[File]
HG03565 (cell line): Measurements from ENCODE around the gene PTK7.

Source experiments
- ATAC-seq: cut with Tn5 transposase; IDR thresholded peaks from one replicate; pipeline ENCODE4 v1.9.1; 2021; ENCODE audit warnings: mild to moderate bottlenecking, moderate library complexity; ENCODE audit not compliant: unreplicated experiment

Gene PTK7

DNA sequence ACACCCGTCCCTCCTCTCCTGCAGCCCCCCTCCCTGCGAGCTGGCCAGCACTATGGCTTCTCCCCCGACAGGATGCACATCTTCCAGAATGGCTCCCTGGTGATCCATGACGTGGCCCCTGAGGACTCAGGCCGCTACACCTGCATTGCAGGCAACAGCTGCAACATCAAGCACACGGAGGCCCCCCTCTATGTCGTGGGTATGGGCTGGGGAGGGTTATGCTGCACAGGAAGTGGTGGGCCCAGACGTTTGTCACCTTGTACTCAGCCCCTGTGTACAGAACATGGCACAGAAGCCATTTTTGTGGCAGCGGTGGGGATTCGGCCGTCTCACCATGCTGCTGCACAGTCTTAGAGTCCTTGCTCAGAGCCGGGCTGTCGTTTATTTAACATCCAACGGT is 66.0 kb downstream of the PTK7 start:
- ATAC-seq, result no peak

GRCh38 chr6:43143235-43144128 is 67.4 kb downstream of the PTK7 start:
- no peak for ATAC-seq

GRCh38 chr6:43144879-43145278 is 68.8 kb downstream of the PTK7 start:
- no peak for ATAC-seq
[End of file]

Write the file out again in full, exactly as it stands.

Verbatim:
HG03565 (cell line): Measurements from ENCODE around the gene PTK7.

Source experiments
- ATAC-seq: cut with Tn5 transposase; IDR thresholded peaks from one replicate; pipeline ENCODE4 v1.9.1; 2021; ENCODE audit warnings: mild to moderate bottlenecking, moderate library complexity; ENCODE audit not compliant: unreplicated experiment

Gene PTK7

DNA sequence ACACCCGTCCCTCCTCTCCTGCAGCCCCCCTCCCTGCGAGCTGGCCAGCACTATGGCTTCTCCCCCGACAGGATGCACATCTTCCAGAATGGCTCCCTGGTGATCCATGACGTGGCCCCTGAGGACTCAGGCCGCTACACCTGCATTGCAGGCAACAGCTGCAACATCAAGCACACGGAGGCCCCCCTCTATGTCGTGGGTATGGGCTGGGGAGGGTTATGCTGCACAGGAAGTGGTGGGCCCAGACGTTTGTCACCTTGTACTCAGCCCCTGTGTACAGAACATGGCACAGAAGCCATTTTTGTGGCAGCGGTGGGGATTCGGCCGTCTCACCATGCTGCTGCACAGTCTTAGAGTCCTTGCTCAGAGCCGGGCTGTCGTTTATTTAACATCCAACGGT is 66.0 kb downstream of the PTK7 start:
- ATAC-seq, result no peak

GRCh38 chr6:43143235-43144128 is 67.4 kb downstream of the PTK7 start:
- no peak for ATAC-seq

GRCh38 chr6:43144879-43145278 is 68.8 kb downstream of the PTK7 start:
- no peak for ATAC-seq